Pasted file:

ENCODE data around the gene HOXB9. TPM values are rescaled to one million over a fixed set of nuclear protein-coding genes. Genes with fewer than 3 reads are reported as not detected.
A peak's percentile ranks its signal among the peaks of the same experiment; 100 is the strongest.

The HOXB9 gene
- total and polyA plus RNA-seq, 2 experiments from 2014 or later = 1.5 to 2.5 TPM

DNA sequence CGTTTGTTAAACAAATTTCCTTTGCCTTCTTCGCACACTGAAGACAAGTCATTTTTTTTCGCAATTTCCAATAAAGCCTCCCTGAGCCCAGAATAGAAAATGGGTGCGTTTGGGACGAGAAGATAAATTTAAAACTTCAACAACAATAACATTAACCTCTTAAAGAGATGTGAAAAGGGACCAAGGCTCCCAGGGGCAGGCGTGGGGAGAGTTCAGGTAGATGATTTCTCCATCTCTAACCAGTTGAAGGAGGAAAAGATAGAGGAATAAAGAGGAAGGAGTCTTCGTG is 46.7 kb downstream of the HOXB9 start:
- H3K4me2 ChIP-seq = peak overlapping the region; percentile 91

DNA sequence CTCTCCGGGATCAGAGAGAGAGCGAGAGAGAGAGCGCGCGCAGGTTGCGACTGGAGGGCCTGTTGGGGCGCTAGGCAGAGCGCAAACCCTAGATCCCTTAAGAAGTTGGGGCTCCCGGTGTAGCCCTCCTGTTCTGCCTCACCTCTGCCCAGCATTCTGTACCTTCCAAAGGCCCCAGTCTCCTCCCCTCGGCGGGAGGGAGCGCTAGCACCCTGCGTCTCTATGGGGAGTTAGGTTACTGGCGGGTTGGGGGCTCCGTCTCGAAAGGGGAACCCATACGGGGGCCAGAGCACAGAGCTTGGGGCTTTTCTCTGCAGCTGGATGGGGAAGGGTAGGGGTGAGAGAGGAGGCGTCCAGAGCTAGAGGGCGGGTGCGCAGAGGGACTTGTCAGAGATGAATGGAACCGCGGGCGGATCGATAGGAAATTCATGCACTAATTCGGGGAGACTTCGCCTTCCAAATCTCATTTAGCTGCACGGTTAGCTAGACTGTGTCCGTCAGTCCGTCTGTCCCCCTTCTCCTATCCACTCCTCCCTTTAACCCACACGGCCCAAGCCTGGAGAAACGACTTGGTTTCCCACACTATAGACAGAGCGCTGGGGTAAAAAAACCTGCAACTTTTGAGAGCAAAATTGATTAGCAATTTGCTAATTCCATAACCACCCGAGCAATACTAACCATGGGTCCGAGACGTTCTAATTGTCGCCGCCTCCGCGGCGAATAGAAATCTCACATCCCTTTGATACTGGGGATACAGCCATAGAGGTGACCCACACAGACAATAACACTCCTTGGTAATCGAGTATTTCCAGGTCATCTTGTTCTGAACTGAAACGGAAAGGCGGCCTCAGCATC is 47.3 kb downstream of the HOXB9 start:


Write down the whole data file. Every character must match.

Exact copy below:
ENCODE data around the gene HOXB9. TPM values are rescaled to one million over a fixed set of nuclear protein-coding genes. Genes with fewer than 3 reads are reported as not detected.
A peak's percentile ranks its signal among the peaks of the same experiment; 100 is the strongest.

The HOXB9 gene
- total and polyA plus RNA-seq, 2 experiments from 2014 or later = 1.5 to 2.5 TPM

DNA sequence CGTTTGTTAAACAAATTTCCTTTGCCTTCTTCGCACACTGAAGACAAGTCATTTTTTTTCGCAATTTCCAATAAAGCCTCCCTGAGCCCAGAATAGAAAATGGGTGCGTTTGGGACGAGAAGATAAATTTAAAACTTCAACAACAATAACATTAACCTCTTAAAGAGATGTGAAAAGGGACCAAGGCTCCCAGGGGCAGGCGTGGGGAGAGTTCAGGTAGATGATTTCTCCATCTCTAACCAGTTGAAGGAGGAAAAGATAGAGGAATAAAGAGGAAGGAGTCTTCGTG is 46.7 kb downstream of the HOXB9 start:
- H3K4me2 ChIP-seq = peak overlapping the region; percentile 91

DNA sequence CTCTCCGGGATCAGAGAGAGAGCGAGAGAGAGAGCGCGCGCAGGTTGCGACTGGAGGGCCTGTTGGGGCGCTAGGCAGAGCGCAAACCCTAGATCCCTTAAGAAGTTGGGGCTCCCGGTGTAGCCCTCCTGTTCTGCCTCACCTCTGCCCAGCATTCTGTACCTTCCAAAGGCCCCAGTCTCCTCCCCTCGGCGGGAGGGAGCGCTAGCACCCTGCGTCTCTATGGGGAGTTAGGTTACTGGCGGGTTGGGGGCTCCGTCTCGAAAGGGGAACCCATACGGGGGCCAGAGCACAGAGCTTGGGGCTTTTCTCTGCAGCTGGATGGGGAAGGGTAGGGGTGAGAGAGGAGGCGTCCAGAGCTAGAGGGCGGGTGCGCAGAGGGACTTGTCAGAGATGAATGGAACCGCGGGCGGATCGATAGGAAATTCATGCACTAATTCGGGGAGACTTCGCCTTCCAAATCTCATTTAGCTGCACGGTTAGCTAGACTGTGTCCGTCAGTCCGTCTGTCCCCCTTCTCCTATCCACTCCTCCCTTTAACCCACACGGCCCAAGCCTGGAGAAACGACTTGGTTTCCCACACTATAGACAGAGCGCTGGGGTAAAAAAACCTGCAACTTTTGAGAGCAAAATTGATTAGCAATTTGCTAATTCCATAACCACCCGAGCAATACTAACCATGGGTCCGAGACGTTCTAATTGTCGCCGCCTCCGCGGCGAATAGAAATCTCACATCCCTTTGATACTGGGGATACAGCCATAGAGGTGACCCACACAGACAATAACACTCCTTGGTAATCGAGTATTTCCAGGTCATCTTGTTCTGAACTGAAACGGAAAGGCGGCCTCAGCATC is 47.3 kb downstream of the HOXB9 start: